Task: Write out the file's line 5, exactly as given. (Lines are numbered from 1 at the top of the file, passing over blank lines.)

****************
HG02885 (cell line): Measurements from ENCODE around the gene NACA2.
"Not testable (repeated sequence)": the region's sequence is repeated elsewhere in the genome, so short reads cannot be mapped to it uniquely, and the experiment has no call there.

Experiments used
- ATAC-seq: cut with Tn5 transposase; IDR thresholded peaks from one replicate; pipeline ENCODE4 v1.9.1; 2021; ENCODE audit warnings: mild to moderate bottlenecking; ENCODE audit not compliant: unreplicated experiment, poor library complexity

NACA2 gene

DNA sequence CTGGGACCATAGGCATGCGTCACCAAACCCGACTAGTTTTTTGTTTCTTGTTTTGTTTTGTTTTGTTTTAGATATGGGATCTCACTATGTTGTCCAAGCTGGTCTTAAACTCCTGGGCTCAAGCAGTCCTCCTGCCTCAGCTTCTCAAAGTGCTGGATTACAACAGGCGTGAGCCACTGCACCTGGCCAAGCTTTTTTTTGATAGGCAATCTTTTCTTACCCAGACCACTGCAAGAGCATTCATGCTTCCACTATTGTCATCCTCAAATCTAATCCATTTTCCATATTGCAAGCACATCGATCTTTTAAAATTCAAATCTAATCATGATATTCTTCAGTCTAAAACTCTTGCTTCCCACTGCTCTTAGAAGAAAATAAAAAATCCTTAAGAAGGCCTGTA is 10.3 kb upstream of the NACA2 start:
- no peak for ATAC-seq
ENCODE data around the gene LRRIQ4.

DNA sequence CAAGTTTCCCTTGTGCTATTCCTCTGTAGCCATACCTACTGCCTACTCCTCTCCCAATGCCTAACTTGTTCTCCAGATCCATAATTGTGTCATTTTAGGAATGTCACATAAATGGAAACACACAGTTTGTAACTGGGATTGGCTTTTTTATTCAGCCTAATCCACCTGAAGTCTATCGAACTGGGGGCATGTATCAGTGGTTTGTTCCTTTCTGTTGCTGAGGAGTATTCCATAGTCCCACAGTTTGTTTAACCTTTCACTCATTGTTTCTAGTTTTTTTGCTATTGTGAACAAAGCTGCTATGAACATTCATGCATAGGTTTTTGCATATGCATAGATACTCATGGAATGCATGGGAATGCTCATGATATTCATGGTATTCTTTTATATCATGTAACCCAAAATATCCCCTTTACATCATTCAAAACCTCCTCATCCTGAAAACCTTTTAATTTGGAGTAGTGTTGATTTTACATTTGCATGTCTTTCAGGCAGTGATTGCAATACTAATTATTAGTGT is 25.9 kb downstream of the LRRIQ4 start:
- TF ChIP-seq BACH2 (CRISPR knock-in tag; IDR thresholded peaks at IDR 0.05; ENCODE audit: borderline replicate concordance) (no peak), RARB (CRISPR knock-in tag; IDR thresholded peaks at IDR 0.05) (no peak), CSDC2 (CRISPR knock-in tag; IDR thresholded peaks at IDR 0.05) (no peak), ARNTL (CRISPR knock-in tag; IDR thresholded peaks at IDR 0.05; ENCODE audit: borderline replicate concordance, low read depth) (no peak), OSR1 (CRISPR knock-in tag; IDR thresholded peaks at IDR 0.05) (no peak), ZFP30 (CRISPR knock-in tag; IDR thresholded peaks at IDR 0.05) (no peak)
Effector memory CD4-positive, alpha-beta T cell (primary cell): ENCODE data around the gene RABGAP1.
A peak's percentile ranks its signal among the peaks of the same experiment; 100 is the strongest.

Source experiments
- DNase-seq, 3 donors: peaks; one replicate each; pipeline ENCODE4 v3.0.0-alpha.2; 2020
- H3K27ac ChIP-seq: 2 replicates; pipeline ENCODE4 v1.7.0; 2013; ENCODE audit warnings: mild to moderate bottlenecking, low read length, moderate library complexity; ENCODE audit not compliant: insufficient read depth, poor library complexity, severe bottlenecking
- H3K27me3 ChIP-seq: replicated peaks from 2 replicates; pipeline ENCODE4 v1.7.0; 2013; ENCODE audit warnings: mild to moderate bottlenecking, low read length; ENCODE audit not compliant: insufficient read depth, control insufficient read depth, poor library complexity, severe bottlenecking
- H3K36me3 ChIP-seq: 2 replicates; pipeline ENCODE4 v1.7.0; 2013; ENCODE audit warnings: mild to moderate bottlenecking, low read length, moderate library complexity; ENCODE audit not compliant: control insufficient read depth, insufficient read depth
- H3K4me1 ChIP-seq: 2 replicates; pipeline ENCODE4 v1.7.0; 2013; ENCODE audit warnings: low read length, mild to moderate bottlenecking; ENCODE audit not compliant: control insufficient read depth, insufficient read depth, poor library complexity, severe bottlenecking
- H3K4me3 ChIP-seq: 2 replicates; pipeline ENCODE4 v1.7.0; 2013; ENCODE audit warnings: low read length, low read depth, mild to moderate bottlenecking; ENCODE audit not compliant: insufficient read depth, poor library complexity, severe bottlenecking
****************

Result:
NACA2 gene